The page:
My Scotland / Ireland adventure
A few weeks ago, my wife, mother-in-law, and I flew over to Ireland and Scotland for 10 days. Have to say it was “so choice.” If you ever have the chance to go, I highly recommend it.
Having never been to Europe, I had no concept of what to expect. My wife has been several times and did a pretty amazing job planning and coordinating most of it. It was non-stop. By the end of the trip we had flown eight or so times and drove across quite a bit of Ireland on the wrong side of the road in the wrong side of the car with a manual gearbox. Ireland doesn’t require an international driver’s license. :D The weather was also an amazing 68 degrees pretty much the entire time.
Here’s a quick rundown of we did.
Of the two major cities we visited in Ireland, Dublin was quite a bit more enjoyable. After landing and dropping our bags off at the hotel, we went to the temple bar section of Dublin. Quite touristy, but also pretty neat. It was really exciting to see all the history over there. We visited Trinity College and saw the Book of Kells. If you’re unfamiliar with this book, it was created around 800 A.D. and contains the Gospels of Matthew, Mark, Luke, and John. In addition to being OLD, it’s also an amazing work of art.
The next day, we said goodbye to Lisa’s mom and wished luck on her horseback trek through Ireland. Her thing.
GLASGOW IS AMAZING. Well, pretty much all of Scotland was amazing. After leaving Dublin at 6 and landing in Scotland only an hour later, we made our way out into the city to find our first “Scottish Breakfast.” It was also quite fun treating ourselves to all tea. I generally prefer to avoid overly touristy experiences, but would highly recommend getting tickets for city bus tours. They run pretty much all day and pick up every five minutes so. You get to see most of the city and you can get off and go explore whenever you want.
We saw the Glasgow Cathedral, The Necropolis (found several headstones with the surname Walker), Glasgow Botanic Gardens, George Square, and ate quite a bit. Being a huge fan of Scotch, I got to enjoy some amazing whiskey at The Pot Still pub. Amazing place. Funny fact, Mexican street food is huge over in Scotland.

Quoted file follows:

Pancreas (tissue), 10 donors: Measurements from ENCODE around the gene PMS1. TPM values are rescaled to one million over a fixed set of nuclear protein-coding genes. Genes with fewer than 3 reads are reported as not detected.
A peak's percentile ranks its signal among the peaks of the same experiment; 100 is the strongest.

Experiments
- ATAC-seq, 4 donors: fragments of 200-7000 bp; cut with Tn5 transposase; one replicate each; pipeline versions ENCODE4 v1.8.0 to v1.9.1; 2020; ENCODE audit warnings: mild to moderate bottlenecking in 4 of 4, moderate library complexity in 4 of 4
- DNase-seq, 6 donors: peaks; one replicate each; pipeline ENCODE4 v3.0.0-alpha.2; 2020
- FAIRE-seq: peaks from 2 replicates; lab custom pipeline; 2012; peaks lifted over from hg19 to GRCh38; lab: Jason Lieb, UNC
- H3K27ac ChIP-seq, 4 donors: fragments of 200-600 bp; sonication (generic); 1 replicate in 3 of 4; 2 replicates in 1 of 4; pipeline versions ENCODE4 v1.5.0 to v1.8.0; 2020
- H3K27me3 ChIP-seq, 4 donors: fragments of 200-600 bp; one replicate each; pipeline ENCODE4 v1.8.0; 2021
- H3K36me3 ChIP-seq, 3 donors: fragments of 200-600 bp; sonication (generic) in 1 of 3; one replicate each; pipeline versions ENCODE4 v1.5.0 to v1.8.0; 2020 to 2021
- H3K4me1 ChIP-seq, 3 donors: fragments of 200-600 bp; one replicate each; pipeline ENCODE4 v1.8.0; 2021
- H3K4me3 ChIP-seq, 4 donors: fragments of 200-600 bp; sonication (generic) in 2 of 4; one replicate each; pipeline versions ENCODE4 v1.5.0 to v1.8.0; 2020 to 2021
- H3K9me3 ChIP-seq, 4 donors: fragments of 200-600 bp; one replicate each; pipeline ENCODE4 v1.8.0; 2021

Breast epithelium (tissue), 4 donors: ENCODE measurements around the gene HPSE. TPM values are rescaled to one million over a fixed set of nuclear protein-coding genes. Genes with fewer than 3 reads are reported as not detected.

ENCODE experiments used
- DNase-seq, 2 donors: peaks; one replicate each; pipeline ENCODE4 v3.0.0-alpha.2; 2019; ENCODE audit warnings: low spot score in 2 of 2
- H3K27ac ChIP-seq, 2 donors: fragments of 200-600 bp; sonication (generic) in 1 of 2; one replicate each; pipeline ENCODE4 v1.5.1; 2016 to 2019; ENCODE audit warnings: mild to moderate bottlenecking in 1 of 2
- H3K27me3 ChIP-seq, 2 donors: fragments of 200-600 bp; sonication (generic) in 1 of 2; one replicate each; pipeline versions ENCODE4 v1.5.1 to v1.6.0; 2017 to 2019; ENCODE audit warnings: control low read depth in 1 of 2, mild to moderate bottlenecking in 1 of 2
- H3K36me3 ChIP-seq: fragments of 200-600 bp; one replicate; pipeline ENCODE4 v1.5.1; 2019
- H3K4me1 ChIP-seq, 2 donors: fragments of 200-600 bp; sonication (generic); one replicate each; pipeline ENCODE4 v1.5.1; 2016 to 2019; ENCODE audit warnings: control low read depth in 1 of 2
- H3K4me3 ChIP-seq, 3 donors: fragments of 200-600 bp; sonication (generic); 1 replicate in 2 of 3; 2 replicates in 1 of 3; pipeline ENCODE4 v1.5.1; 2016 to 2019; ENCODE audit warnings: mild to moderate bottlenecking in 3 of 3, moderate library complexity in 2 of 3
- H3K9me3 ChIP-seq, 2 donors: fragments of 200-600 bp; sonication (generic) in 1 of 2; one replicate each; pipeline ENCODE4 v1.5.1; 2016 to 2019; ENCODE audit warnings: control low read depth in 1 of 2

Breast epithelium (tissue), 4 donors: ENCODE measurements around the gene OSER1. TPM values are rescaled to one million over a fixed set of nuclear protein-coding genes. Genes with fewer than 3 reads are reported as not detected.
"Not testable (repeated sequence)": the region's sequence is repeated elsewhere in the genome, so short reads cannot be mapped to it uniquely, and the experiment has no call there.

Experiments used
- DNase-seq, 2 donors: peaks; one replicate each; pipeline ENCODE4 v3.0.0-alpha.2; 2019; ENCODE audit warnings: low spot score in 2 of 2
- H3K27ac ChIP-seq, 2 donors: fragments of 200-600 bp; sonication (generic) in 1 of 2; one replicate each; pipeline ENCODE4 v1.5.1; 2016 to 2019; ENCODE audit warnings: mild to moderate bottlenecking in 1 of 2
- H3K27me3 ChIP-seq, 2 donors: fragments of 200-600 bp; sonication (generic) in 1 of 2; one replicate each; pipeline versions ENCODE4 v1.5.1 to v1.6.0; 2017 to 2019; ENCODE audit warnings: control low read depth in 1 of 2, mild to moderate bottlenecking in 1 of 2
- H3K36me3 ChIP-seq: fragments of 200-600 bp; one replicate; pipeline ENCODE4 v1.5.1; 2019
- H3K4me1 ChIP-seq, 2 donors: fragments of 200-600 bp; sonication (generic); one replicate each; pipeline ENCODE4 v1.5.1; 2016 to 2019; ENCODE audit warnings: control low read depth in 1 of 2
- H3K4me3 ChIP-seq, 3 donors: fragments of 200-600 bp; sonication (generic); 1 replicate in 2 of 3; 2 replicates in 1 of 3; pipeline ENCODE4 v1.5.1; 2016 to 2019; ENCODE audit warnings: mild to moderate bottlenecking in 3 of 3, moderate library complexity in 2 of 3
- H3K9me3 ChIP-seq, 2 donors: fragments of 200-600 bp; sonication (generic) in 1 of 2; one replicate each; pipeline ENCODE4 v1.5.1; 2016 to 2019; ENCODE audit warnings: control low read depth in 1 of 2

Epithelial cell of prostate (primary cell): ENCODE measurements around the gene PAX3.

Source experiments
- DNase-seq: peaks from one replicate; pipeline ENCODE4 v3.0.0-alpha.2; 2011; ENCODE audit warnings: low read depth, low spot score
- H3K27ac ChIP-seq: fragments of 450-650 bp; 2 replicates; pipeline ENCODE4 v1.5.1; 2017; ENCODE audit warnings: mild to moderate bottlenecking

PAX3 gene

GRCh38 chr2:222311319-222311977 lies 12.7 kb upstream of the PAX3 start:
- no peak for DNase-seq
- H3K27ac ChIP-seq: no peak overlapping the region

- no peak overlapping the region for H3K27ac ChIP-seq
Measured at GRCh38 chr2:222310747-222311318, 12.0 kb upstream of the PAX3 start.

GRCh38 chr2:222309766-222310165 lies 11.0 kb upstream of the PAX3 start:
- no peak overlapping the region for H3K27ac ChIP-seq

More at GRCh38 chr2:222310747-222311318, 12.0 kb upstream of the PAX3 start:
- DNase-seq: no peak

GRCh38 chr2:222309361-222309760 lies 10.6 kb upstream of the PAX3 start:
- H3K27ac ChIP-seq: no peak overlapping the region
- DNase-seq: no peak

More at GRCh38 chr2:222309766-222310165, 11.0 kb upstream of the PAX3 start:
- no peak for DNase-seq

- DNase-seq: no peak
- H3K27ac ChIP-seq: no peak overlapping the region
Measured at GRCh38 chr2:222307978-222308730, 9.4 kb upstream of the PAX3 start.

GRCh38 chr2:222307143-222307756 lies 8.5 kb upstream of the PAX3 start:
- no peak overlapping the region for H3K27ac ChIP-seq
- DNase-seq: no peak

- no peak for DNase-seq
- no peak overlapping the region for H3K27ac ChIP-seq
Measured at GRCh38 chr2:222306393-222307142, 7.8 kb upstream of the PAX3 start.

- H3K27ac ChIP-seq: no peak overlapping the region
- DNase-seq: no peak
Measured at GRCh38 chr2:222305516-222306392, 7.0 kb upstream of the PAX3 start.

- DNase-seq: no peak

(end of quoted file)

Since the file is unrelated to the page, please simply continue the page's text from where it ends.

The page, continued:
Part of the inspiration for this trip was our genealogy, as both Lisa and I share some Irish decent and I’m partially Scottish. But, I also LOVE Scotch and this year (2015) is the 200th anniversary of the Laphroaig distillery. I’m also a Friend of Laphroaig (FOL). When you join, they “give” you a one-square-foot plot of land on the island. Most visitors just place their countries flag roughly where they think their plot is. I’m not sure found ours but took my best guess. :D Right down the road, we also toured the Lagavulin distillery about a mile or so down the road (map). Other than the Scotch, we did a lot of walking. As you can imagine, the island countryside is gorgeous.
After returning to the mainland, we took a bus to Edinburgh and then a taxi to our hotel in Queensferry. Like Glasgow, the history of and in this city is amazing. The first night here, we hung around Queensferry and walked around the town. We learned that Queensferry was the site of the first bomber raid by the Luftwaffe.
The next day we headed into Edinburgh to walk around some more. :D While there, we visited the Festival Fringe which happens every August. Went to the Scottish National Gallery. We saw the Scott Monument. Walked the Royal Mile.
Next, we toured the Edinburgh Castle, which was pretty amazing. I wasn’t overly impressed by their crown jewels but it was neat to see the Stone of Scone (stone of destiny) in person. The grounds and all the history in the National War Museum was pretty awesome too. After that, we had tea.
Then, in the evening, went to the 2015 Royal Edinburgh Military Tattoo. This event is part of an annual concert series of military tattoos and other international bands. Pretty epic. In addition to all the bands, the castle the backdrop for the event.
After leaving Scotland and arriving back in Ireland, we rented a car and drove to the Leslie Castle in Glaslough, Ireland. Never having stayed in castle before, this was pretty awesome. The architecture and grounds were amazing. The castle sits on 1,000 acres with walking trails through several forest and around a few lakes.
The next morning, we drove north to the Giant’s Causeway in Northern Ireland. Very beautiful. This area is filled with roughly 40,000 interlocking basalt columns which are the result of volcanic eruptions. According to geologics, the lava here cooled in such a way that horizontal cracks created hexagon shaped stones.
By this time, Lisa’s mother had finally finished her horse ride through Ireland. We met up together in Dublin and toured the city and found the Brazen Head pub that ours in Omaha is modeled after. Then walked around a bit more before flying home the next day.
There it is. I imagine I left out quite a bit. It was pretty awesome trip. I’d definitely go again.